As I watch events in Egypt, Carter’s poems connect to the ideals and emotions driving the protestors, their optimism and their courage, their willingness to sacrifice, and even perhaps to die. “We will not leave Tahrir Square,” the protestors said. “Wherever you fall comrade I shall arise,” Carter wrote. “Mankind is breeding heroes every day.” “I do not sleep to dream, but dream to change the world.” “All are involved! / all are consumed!” His words illuminate what “revolution” means to individuals caught up in these events. In turn, the facts of this uprising, televised to the world, restore meaning to the “revolution” of Carter’s poems. For this single reader, at least, the juxtaposition has recharged the poems’ moral force, renewed their rhetoric, refreshed their urgency.

This single reader is reminded, with a jolt, that real poetry is the most disruptive and the most radical of literary forms. Poetry deranges and complicates language in the interest of a higher sense, a denser comprehension; or it distills our most difficult emotions, unspeakable thoughts, and most intricate desires into words of devastating plainness.

“The central issue of poetry as of politics,” Carter wrote, “is the destiny of the human personality.” On the dark night of 10 January, the young activist Alaa Abd El Fattah wrote from Tahrir Square via Twitter:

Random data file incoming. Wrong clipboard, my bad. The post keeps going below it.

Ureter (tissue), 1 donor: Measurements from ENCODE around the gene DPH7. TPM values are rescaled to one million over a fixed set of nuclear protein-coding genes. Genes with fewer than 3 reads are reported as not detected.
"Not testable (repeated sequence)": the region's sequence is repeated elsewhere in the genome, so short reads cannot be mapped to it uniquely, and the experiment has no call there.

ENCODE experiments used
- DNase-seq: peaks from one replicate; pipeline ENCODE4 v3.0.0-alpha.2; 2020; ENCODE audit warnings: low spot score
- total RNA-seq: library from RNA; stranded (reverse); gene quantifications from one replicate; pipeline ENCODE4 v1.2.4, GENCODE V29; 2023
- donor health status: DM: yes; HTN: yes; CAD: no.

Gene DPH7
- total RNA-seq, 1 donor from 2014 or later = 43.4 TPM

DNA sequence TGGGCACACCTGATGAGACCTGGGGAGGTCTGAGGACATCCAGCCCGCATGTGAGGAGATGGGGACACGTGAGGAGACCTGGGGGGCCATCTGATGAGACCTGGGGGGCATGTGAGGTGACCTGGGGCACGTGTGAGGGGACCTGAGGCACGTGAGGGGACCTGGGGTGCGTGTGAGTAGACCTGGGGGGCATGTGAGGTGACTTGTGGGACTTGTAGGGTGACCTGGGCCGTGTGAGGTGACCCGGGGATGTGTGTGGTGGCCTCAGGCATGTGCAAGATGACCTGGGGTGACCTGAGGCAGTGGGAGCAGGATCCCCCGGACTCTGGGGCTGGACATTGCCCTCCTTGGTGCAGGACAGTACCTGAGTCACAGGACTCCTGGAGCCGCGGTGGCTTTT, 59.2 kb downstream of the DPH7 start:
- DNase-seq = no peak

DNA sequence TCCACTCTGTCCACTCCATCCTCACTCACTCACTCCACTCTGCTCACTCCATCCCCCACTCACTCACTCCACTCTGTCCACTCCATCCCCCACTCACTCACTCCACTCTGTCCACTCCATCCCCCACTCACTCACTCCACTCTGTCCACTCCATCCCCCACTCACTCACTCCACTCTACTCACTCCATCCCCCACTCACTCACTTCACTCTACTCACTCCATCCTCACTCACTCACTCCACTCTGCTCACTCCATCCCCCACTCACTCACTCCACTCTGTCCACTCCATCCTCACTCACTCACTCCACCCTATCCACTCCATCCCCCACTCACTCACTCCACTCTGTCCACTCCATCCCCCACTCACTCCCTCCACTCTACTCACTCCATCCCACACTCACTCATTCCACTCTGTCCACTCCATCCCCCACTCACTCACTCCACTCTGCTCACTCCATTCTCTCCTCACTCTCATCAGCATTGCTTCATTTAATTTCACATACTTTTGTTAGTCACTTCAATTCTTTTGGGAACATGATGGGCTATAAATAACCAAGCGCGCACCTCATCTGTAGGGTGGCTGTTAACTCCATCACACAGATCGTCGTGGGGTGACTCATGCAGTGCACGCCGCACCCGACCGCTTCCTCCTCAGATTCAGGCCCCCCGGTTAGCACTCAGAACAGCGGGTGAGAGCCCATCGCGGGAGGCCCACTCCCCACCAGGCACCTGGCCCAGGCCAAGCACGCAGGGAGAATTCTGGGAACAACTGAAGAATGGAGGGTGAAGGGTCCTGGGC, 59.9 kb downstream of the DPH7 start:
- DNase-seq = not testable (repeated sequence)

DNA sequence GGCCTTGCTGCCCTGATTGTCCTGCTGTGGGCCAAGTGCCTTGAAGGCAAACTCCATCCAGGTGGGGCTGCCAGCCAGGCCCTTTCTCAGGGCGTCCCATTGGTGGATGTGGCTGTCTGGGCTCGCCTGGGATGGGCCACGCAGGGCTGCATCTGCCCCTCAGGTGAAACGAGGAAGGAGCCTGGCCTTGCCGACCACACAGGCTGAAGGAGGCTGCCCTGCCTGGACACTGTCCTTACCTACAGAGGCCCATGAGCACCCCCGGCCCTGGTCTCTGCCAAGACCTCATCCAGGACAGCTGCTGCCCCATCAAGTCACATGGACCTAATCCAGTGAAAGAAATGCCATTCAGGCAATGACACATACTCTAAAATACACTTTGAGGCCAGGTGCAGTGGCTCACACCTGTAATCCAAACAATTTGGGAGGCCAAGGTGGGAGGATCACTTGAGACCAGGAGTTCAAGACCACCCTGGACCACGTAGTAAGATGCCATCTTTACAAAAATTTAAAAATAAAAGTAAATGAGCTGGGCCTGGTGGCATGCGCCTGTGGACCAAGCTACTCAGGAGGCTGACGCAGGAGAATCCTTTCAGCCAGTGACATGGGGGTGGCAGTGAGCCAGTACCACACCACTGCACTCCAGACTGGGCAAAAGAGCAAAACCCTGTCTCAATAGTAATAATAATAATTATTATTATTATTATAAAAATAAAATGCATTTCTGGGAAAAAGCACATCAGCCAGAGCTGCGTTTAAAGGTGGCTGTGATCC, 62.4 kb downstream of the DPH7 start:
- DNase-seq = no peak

don’t know what will happen. pre #Jan25 I could predict tomorrow will be like today and yesterday, we revolt to gain the right to [the] unknown

“The right to the unknown”: an apt and profound definition of true freedom and self-determination, their promise and danger, and a phrase with the depth and latitude of a poem. From the pages of my Carter, in the “Poems of Shape and Motion”, comes this response:

I was wondering if I could find myself
all that I am in all I could be.
If all the population of stars
would be less than the things I could utter
And the challenge of space in my soul
be filled by the shape I become.

The moral force of the Egyptian protestors — the Egyptian people — has toppled Mubarak. No sensible person inside or outside Egypt believes this great movement is over: now comes the long, very hard struggle to build a democratic society. As we in the Caribbean know too well, there is no guarantee the struggle will succeed, or that the forms and supposed institutions of democracy will produce a system of genuine freedom.

But for at least some of us watching from a great distance, the Egyptian revolution — or whatever you choose to call it — has already rejuvenated our sense of what “freedom” can mean. As I struggle to imagine a Caribbean future relevant to my aspirations, and to which my aspirations are simultaneously relevant, I too am recharged by the courage I’ve witnessed in the past eighteen days. And I’m grateful to find restored the original and immediate power of Martin Carter’s revolutionary poems.

I am most happy
as I walk the seller of sweets says “Friend”
and the shoemaker with his awl and waxen thread
reminds me of tomorrow and the world . . .
everywhere the songs of life are floating
like new ships on a new river sailing, sailing.

(From “Tomorrow and the World”)


The Caribbean Review of Books, January 2011

Nicholas Laughlin is the editor of The Caribbean Review of Books.